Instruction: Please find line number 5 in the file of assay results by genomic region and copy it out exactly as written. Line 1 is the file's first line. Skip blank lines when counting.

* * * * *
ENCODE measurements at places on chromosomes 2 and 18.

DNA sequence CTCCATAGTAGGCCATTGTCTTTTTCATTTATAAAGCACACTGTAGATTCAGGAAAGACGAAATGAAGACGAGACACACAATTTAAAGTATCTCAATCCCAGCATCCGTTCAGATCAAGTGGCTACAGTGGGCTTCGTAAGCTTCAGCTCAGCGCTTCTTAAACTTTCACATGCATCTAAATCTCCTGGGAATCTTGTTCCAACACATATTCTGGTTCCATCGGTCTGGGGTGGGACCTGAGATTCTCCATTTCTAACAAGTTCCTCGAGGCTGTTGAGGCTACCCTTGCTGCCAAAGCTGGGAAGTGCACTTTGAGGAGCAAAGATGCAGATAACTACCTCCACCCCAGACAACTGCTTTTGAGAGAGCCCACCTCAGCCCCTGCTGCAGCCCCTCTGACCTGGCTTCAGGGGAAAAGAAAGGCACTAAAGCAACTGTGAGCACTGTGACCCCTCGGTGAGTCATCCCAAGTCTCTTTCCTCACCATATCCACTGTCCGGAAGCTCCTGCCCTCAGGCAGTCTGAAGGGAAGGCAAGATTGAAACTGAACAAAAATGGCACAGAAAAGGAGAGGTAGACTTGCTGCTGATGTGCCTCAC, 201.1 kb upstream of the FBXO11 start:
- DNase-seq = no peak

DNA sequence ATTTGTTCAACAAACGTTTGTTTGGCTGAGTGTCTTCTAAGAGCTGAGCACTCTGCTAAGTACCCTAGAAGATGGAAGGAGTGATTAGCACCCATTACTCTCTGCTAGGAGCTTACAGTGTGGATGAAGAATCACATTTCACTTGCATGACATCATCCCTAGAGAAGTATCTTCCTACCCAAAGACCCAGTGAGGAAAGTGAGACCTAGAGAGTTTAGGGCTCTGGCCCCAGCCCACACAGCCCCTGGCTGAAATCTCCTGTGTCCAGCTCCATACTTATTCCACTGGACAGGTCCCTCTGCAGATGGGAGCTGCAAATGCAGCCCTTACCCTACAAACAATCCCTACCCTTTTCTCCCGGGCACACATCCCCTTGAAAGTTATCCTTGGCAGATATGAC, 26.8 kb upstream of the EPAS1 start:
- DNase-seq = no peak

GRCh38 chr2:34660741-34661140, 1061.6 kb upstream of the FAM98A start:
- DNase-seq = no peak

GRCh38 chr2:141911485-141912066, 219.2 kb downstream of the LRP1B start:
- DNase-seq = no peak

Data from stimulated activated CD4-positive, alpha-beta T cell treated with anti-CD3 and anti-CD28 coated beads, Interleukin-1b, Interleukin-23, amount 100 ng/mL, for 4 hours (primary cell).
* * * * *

- DNase-seq = no peak